Accountants defined as much by character as business acumen
Our accounting majors gain not only exceptional skills and experiences, but also a moral compass and sense of compassion that sets them apart.
John Santoro ’12 had a choice to make. In his first post-college job with Boston accounting firm Darmody, Merlino & Co., he’d come across a financial irregularity — one of the “gray spaces” in the field that demands sound judgment on the part of the accountant. Though the irregularity’s small sum might be otherwise disregarded amid a busy season, Santoro’s Stonehill sensibilities kicked in and he spoke up.
“It wasn’t just about numbers,” says Santoro, who is now at ESPN, a Walt Disney company, where he performs financial reporting as an accounting analyst. “The college’s moral inquiry requirements had us examining everything through a lens of truth and justice — the idea that someone could be harmed by even a minor financial discrepancy.”
The moral outlook possessed by Stonehill’s accounting major graduates is just one differentiator for a program that also emphasizes other intangible skills, such as networking and teamwork. It is further distinguished by Stonehill’s emphasis on building a more just and compassionate world.
For many Stonehill accounting majors, that goal is brought into practice through groups such as the Beta Alpha Psi honor society, which has volunteers annually at nearby My Brother’s Keeper every year at Christmas, where members select and wrap presents for needy families in the area.
Skills Beyond Numbers
Indeed, explains Alex C. Yen, chair of the Accounting & Taxation Department, numbers themselves are just a subset of the skills demanded in public accounting, the path most Stonehill accounting majors ultimately pursue.
“You need the interpersonal skills to glean information from people, and the writing and communication skills to present findings,” he says. “Recruiters who come to our campus consistently highlight those strengths in our students — they differentiate us from other business schools.”
Stonehill’s wide-ranging liberal arts curriculum — immersing students in humanities, religion, literature and philosophy — helps cultivate these skills, while the comprehensive business curriculum of the Meehan School of Business ensures a cross-disciplinary foundation of knowledge. In addition, Stonehill’s business program is accredited by the Association to Advance Collegiate Schools of Business (AACSB), a distinction held by fewer than 5% of college business programs worldwide, requiring rigorous, ongoing curriculum review. As a result, the program consistently works to keep the curriculum current, infusing new technologies and tools, such as data analytics, into courses.
Comfort with Complexity
Additionally, the diversity that the experienced faculty brings to the classroom — from public accounting to consulting and international banking — helps students become comfortable within a range of settings. Beyond public accounting, graduates can be found in corporate accounting and finance roles; some have combined accounting with interests in sociology and criminology to pursue forensic accounting roles, including with the FBI.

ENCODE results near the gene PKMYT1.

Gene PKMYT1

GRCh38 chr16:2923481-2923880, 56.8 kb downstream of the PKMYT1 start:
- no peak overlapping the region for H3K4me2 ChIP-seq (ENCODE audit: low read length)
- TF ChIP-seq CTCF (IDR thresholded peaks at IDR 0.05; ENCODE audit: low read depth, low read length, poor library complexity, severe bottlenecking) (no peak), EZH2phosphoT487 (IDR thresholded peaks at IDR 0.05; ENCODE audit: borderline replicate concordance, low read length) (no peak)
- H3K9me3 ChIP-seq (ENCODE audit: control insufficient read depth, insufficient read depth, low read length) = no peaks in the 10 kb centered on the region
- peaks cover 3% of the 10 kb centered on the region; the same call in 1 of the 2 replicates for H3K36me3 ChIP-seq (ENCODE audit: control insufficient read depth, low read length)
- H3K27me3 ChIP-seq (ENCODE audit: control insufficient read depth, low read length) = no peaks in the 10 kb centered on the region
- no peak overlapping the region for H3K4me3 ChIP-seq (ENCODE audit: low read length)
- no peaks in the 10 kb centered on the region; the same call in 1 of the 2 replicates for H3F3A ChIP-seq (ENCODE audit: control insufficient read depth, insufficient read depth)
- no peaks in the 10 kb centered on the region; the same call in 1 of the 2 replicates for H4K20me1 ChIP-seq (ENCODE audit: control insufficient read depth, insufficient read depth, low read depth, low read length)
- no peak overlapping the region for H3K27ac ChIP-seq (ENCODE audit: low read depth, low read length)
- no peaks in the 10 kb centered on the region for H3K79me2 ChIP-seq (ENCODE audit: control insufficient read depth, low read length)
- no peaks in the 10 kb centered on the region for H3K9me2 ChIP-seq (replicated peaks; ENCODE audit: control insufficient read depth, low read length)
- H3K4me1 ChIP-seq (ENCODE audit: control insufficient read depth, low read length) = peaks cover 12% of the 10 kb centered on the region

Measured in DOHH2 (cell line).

Initially interested in a possible FBI career, Jacqueline Flynn ’21 eventually realized accounting itself was her career calling. She completed leadership opportunities at both Deloitte and Ernst & Young (EY), subsequently completed an internship with EY and accepting a full-time assurance role with the firm after graduating. She credits Stonehill-honed leadership skills — she served as president of the Stonehill chapter of the Beta Alpha Psi honor society — and the combination of supportive professors and hands-on experience for her confidence in tackling the intricacies within her EY practice area: health care.
“We were taught how to manage complexity by gathering information independently, then asking critical questions when we come back to the table,” she says. “It wasn’t just ‘do this thing, click this button’; it was how to develop relationships that help you learn and grow in your career.”
A Level Recruiting Field
The program emphasizes career preparation with events that connect students and prospective employers. James Marinelli ’19 found an ideal match in Boston-based Walter & Shuffain, P.C., during an on-campus networking event. He is now a senior accountant at the firm.
“My parents were builders, so the firm’s emphasis on large real estate clients was a major draw,” he explains. “I had a first interview on campus and then a second one in Boston — I’ve been there ever since.”
The constancy of the accounting market makes it an auspicious one for graduates, says Yen. “It’s a field with a very defined recruiting model, where firms bring in interns between junior and senior year of college; if that goes well, you’re probably in line to get a full-time job,” he adds. “It’s an equal playing field with great opportunities for upward mobility.”
The experience of Christian Merino ’23 proves the point. The Brockton native, a son of Central American immigrants, transferred to Stonehill from Massasoit Community College, where a career personality test had pointed toward accounting. Once at Stonehill, Merino quickly discovered mentorship within the Career Development Office. “Both the staff and program professors not only help make the exact connections you need, but also help you navigate what to do once you’re in a professional environment,” he explains.
Following internships at Anchin in New York City and Deloitte in Boston, Merino has a standing full-time offer from Deloitte upon graduation. By serving as a First-Generation Ambassador at Stonehill, he’s helped give back to students with similar backgrounds. “There’s so much support, so many resources here — I want to help others in my shoes succeed by taking advantage of them as I have.”
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